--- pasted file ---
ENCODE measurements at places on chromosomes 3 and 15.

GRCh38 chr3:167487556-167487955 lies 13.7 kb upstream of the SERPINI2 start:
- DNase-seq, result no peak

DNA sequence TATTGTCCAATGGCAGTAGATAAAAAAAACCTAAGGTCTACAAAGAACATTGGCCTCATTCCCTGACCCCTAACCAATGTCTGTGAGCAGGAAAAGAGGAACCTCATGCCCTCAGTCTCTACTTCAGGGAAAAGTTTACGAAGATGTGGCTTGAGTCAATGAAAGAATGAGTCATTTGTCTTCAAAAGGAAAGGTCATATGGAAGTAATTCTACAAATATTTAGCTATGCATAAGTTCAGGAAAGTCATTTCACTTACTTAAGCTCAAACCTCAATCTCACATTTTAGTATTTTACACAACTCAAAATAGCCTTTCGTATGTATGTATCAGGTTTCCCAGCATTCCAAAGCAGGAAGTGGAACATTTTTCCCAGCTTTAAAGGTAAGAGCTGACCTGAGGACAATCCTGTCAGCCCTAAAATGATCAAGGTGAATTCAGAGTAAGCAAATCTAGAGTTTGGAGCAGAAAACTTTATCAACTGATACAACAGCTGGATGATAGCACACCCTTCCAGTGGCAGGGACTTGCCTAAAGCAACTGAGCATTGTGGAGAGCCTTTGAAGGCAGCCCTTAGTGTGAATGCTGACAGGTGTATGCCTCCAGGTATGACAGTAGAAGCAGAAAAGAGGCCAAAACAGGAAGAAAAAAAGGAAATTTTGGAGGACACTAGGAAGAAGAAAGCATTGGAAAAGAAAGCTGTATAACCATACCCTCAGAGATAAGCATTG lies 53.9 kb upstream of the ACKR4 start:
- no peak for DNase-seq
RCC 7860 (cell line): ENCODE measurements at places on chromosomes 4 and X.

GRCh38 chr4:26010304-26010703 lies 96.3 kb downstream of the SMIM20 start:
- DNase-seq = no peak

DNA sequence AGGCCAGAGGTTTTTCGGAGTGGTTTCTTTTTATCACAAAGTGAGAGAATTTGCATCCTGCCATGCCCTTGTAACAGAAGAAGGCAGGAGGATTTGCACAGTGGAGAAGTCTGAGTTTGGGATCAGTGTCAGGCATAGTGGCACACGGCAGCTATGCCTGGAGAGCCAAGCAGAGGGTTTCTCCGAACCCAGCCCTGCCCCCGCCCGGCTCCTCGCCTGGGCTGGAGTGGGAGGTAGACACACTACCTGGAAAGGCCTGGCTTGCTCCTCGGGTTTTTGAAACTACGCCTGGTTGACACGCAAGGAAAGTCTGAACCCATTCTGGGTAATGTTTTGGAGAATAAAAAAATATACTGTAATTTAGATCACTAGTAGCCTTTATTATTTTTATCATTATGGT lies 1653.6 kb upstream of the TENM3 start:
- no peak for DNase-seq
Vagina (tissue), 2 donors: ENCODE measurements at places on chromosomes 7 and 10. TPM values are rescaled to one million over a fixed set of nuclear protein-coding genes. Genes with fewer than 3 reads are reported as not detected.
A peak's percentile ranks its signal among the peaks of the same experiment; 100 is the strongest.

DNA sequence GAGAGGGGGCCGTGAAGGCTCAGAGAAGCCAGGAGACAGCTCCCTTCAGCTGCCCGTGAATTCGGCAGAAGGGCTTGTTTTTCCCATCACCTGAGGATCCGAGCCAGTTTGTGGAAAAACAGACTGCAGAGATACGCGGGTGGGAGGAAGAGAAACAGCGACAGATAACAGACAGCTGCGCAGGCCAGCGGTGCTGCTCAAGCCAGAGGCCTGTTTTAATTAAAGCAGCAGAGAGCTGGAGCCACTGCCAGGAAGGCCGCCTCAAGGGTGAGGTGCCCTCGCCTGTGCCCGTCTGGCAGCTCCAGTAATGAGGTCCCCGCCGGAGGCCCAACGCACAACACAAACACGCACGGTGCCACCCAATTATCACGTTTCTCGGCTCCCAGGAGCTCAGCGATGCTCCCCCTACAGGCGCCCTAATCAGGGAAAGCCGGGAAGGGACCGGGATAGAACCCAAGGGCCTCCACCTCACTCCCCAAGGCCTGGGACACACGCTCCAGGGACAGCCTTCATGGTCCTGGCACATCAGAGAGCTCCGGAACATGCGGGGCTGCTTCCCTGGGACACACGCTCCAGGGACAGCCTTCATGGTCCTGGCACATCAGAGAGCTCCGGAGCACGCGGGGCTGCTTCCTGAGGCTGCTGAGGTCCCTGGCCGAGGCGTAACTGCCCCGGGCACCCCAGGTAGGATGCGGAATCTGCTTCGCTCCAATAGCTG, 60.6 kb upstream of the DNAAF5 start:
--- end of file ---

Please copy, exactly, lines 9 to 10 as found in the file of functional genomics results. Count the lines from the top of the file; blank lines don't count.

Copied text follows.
DNA sequence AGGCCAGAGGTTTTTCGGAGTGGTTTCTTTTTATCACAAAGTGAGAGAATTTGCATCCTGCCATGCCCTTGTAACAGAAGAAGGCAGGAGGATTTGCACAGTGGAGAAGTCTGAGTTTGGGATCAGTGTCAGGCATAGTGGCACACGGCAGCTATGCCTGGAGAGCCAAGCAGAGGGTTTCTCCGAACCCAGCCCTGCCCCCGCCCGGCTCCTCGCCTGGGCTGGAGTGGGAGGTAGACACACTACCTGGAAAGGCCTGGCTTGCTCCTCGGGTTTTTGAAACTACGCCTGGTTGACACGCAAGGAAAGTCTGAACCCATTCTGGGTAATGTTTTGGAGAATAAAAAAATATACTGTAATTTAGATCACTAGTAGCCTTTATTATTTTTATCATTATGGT lies 1653.6 kb upstream of the TENM3 start:
- no peak for DNase-seq